Thursday, May 5, 2011

The Hometown Perspective

Today I bring you Shana @ Fumbling Towards Normalcy. This is less of a guest blog than it is me pulling her blog from a few day ago over here. So, if you have already discovered the true awesome that is Shana, then just mark this one as read in your Google Reader and move on. However, please come back tomorrow as it is Champagne Friday (finally, thankyousweetJesus) and I have this amazing Daisy & Elm announcement regarding a new shop policy and our brave troops. Also, to my readers who continue to read and comment even though I have temporarily abandoned my Google Reader so that I can get all of these Mother's Day orders out in time, Thank You! I am coming back over...I just need to get through the weekend.

Now...the reaction to Seal Team 6 and their surgical extraction of a terrorist, from a New Yorker's point of view....

 Sometimes I go back and read something I’ve written here and I realize that I expressed myself perfectly and I wouldn’t change a thing.  Other times, I realize I didn’t make my point well and I wish I could go back and re-write everything.  Yesterday was one of those days.  I was going to just leave it alone, but I feel really strongly about this, so I decided to write a follow-up to yesterday’s post.
Last night I watched the news…the continued celebrating in the streets.  The dancing and singing.  The FDNY Pipes and Drums marching around Ground Zero.  There was much celebration and happiness.
I was in the city on September 11th.  I watched the towers fall while sitting in my office conference room, scared to death at what was coming next.  I walked over the 59th Street bridge while watching the smoke rise up from downtown.  We lived across the street from Ground Zero for years and passed it whenever we went to work or out to dinner or anywhere…a constant reminder of the devastation and death.

It was nice to know that the person responsible for all of that was dead.  It was nice to know that justice had been served.

I wrote yesterday’s post early in the day, just after hearing the news of Osama bin Laden’s death and that is how I was feeling when I wrote.

On the way home, as the bus went up the highway, we were passed by four speeding police cars with their lights on and sirens screaming.  They were headed straight for the George Washington Bridge.  We all looked at each other with terror on our faces and we held our collective breath.  “What if…?” was the unspoken question on everyone’s lips.  As we passed the ramp to the bridge, we saw the accident that was the reason for the police and we all exhaled.  I stuck my nose back into my book with a sigh of relief…but the fear remained high on my mind.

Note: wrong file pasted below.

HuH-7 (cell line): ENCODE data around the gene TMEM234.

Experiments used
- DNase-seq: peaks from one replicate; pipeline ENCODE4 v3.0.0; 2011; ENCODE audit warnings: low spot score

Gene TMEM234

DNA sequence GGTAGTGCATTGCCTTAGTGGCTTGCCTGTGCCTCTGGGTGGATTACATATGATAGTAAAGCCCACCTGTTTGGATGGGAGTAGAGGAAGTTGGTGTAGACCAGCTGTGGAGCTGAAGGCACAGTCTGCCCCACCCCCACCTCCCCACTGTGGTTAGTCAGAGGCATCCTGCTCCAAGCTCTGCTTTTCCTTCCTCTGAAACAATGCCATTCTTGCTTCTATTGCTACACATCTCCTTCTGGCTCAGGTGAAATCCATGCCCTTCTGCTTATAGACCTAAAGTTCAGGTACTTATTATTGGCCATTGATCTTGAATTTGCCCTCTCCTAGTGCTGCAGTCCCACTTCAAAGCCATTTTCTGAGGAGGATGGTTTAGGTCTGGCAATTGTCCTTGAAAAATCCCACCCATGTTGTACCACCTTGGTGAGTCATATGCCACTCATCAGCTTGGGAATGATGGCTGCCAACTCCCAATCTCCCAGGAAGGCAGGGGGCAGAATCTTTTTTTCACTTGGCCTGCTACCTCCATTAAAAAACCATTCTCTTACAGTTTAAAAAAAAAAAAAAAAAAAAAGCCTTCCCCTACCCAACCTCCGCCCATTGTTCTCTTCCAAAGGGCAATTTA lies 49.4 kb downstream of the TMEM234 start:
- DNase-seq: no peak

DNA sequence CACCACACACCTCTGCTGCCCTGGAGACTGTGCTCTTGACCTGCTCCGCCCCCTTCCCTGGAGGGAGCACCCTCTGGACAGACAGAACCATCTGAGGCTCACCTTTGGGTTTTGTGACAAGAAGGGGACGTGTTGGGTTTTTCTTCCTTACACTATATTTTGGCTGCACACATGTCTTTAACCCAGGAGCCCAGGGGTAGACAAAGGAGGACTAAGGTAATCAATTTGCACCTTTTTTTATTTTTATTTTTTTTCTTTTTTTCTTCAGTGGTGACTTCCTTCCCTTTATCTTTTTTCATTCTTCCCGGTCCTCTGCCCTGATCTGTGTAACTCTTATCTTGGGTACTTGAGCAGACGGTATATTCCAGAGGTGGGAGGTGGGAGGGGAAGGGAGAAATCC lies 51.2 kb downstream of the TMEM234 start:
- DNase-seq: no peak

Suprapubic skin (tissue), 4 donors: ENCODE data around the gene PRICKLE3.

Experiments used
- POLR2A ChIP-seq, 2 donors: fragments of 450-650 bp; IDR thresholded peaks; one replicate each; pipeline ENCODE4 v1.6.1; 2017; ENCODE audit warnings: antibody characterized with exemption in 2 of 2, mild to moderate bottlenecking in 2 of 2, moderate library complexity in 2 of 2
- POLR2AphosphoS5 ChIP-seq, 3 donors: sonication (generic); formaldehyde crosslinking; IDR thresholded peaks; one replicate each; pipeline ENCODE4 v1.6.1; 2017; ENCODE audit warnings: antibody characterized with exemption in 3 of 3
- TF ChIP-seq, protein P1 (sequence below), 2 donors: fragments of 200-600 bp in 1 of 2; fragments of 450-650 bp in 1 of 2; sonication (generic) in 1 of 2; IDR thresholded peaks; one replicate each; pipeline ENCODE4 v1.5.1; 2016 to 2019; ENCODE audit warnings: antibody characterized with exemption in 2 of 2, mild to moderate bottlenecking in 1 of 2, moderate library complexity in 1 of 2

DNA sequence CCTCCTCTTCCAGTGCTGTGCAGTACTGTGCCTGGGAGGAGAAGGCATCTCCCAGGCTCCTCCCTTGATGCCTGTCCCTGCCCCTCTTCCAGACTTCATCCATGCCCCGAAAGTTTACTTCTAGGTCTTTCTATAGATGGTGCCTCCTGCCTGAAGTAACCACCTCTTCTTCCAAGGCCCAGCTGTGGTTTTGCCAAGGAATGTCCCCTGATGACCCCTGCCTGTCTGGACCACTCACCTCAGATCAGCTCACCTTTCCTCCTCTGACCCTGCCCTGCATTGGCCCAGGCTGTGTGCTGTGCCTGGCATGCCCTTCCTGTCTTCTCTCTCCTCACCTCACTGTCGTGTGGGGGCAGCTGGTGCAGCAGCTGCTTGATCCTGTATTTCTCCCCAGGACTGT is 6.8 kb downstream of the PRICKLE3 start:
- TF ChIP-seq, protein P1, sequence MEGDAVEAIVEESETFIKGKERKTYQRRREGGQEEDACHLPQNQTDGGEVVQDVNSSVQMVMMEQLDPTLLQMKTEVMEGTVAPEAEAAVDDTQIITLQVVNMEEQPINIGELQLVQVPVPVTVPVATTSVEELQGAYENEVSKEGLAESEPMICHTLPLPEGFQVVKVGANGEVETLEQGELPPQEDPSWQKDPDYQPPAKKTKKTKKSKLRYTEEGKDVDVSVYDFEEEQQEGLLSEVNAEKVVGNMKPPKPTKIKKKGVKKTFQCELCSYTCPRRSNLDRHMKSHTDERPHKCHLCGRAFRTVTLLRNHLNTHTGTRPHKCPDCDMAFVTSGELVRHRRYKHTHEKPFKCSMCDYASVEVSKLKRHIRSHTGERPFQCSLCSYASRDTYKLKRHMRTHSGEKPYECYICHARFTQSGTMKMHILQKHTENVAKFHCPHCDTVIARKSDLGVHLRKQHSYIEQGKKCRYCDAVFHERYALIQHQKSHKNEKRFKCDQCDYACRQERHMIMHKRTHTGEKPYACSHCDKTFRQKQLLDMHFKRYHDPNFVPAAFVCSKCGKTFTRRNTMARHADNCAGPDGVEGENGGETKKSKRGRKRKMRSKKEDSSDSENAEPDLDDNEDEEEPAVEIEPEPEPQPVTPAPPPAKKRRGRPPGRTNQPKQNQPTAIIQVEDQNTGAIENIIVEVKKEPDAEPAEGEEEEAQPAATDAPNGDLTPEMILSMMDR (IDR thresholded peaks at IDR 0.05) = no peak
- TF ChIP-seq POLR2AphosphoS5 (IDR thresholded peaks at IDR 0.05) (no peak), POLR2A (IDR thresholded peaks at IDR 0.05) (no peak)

But I realized that for a lot of people, bin Laden’s death marked the end of something.  The end of evil.  The end of terrorism.  The end of the war.  Allyson posted yesterday that people were even emailing her to ask when Neal was coming home…because, after all, bin Laden was dead.  The answer is still February…because Neal’s mission…like thousand’s of soldiers’ missions…has nothing to do with bin Laden.  And Neal’s mission is not over.  The war on terror is far from over.

Yes, there is one less evil man in the world today.  But there are a hundred evil men out there clamoring to take his place.  This is not over.

I hope the news of bin Laden’s death gives some closure to the victims of 9/11 and to other people that he’s hurt in his lifetime.  I hope that this death sends a message that the US is not to be fucked with because we will hunt you down…even if it takes 10 years.  I hope that there are no retaliations against the troops…or against anyone for what has happened.
But most of all…I hope that we can all remember that the evil and the hate are not gone.  We have to keep fighting and keep doing our part to make the world a better place.  And maybe, someday, the fight will be over.

Thank you, Shana. And if you have a moment, I suggest you click on "September 11" and read her post about her fondest memory of the World Trade Center. Every single time I think about Ground Zero, I think about Shana and J spinning by the buildings. And it makes me smile.


  1. I just don't understand the people who think it's over. That shocks me really, that they think that.
    Thank you to all of you who sacrifice so much by going to or sending your loved one to war for us.

  2. I loved this post by Shana and thanks for getting it more light.

    It's not over, it's never over. I hate that my first thought was fear after I found out about his death, not celebration... fear. I'm thankful to have men and women like Neal caring for us every day, but I pray for them too! ox


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